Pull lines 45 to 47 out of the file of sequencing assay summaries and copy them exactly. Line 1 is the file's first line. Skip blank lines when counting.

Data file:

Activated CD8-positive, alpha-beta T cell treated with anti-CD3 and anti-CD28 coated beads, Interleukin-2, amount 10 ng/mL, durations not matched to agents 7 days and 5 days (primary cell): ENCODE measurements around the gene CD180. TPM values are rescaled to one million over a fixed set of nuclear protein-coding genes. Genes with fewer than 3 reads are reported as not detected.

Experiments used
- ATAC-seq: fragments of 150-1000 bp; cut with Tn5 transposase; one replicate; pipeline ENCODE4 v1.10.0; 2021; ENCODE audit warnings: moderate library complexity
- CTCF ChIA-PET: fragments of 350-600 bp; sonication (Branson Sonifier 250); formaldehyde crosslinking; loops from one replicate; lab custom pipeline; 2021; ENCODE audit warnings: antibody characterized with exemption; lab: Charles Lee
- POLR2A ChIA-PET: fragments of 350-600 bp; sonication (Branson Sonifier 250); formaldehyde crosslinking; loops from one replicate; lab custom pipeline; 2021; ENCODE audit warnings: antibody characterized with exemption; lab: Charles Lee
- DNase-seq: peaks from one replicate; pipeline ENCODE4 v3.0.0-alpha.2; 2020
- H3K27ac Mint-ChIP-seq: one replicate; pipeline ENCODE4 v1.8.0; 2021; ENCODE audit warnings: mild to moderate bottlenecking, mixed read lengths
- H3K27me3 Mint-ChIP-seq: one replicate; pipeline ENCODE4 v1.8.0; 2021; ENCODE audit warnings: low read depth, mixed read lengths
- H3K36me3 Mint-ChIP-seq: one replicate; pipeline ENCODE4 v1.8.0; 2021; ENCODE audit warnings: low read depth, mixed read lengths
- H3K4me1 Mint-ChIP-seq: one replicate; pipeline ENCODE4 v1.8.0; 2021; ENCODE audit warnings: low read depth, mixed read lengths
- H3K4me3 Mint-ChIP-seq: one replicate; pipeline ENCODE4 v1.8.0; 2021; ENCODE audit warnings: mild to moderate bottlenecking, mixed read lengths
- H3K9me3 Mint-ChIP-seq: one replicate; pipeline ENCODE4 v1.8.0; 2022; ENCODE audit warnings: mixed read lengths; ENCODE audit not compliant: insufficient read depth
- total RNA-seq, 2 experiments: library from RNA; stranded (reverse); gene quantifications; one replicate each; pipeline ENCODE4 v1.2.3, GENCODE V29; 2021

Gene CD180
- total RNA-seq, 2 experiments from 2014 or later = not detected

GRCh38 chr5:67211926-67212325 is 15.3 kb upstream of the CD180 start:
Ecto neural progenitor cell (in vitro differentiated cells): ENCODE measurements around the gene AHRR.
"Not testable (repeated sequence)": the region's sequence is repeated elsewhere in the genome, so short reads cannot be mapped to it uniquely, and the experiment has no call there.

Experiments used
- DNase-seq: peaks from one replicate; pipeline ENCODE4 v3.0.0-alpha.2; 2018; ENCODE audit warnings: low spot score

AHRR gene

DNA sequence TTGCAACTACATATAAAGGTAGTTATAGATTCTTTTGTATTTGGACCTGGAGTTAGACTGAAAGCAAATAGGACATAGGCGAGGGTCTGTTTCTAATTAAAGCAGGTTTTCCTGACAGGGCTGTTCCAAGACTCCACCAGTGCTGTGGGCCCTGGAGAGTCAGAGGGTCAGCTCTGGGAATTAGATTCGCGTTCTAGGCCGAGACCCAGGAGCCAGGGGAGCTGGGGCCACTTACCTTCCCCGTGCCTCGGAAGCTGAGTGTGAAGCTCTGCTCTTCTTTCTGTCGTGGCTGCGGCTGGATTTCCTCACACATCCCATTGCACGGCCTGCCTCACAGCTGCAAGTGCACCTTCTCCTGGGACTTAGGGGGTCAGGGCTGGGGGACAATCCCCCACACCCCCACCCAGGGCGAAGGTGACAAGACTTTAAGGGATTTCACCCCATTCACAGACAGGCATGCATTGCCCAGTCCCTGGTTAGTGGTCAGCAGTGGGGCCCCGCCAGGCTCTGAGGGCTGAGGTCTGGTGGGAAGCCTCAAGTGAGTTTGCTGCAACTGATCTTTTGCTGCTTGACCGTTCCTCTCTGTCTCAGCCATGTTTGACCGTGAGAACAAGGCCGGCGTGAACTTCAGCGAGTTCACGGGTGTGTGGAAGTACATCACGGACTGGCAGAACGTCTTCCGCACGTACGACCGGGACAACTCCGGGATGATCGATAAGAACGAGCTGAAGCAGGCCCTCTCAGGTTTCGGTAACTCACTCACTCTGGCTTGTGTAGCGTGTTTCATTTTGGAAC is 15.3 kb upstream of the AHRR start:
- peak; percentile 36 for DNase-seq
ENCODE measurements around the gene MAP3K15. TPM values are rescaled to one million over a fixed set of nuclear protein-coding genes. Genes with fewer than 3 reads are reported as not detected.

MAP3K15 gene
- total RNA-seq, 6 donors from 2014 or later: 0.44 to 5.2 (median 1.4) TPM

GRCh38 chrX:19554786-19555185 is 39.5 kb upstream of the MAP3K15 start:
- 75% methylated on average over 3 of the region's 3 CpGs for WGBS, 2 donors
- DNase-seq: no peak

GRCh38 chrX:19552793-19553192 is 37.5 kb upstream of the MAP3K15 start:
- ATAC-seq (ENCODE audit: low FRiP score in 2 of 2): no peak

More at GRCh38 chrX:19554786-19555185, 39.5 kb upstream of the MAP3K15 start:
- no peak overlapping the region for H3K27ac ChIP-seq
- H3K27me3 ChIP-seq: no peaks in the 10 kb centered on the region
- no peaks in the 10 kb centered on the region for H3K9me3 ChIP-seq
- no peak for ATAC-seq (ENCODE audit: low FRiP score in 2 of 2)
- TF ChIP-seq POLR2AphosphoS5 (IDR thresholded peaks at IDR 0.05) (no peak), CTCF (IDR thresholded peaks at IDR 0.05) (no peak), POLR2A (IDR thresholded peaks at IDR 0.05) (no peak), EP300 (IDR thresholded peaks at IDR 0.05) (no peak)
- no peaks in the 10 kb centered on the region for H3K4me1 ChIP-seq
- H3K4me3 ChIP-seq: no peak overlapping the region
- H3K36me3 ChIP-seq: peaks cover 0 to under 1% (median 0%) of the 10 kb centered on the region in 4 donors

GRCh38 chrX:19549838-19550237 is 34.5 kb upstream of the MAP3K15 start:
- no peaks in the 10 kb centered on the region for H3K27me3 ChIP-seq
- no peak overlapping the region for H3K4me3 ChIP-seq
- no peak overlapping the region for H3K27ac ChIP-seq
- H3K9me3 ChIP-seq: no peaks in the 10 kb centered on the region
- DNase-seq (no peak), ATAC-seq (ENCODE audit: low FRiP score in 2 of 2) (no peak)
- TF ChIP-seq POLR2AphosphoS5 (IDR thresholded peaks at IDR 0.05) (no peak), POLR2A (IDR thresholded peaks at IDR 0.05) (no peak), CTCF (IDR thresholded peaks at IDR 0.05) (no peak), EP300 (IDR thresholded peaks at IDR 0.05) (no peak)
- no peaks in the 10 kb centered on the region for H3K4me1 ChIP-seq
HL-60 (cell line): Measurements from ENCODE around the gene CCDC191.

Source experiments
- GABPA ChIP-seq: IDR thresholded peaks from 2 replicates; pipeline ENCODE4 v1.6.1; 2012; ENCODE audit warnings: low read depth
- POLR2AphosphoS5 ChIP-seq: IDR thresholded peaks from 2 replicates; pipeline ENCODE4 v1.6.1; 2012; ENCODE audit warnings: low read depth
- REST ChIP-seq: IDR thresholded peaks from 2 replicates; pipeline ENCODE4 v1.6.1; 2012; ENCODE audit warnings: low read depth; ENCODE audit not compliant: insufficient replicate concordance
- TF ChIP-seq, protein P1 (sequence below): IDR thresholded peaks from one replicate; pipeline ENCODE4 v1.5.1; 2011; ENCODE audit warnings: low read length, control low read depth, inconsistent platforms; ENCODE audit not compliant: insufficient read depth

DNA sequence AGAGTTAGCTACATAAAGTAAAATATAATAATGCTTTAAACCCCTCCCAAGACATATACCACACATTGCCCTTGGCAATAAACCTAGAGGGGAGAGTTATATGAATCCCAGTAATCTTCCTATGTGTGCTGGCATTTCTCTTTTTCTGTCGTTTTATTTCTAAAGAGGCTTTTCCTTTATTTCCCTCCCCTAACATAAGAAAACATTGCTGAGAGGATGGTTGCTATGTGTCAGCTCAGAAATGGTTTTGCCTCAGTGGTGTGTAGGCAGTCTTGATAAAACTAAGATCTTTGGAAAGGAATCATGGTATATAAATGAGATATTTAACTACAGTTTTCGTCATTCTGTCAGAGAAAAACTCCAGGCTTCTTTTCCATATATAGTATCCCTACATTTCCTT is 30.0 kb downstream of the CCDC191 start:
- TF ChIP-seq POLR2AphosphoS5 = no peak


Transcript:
- H3K9me3 ChIP-seq: no peaks in the 10 kb centered on the region
- DNase-seq (no peak), ATAC-seq (ENCODE audit: low FRiP score in 2 of 2) (no peak)
- TF ChIP-seq POLR2AphosphoS5 (IDR thresholded peaks at IDR 0.05) (no peak), POLR2A (IDR thresholded peaks at IDR 0.05) (no peak), CTCF (IDR thresholded peaks at IDR 0.05) (no peak), EP300 (IDR thresholded peaks at IDR 0.05) (no peak)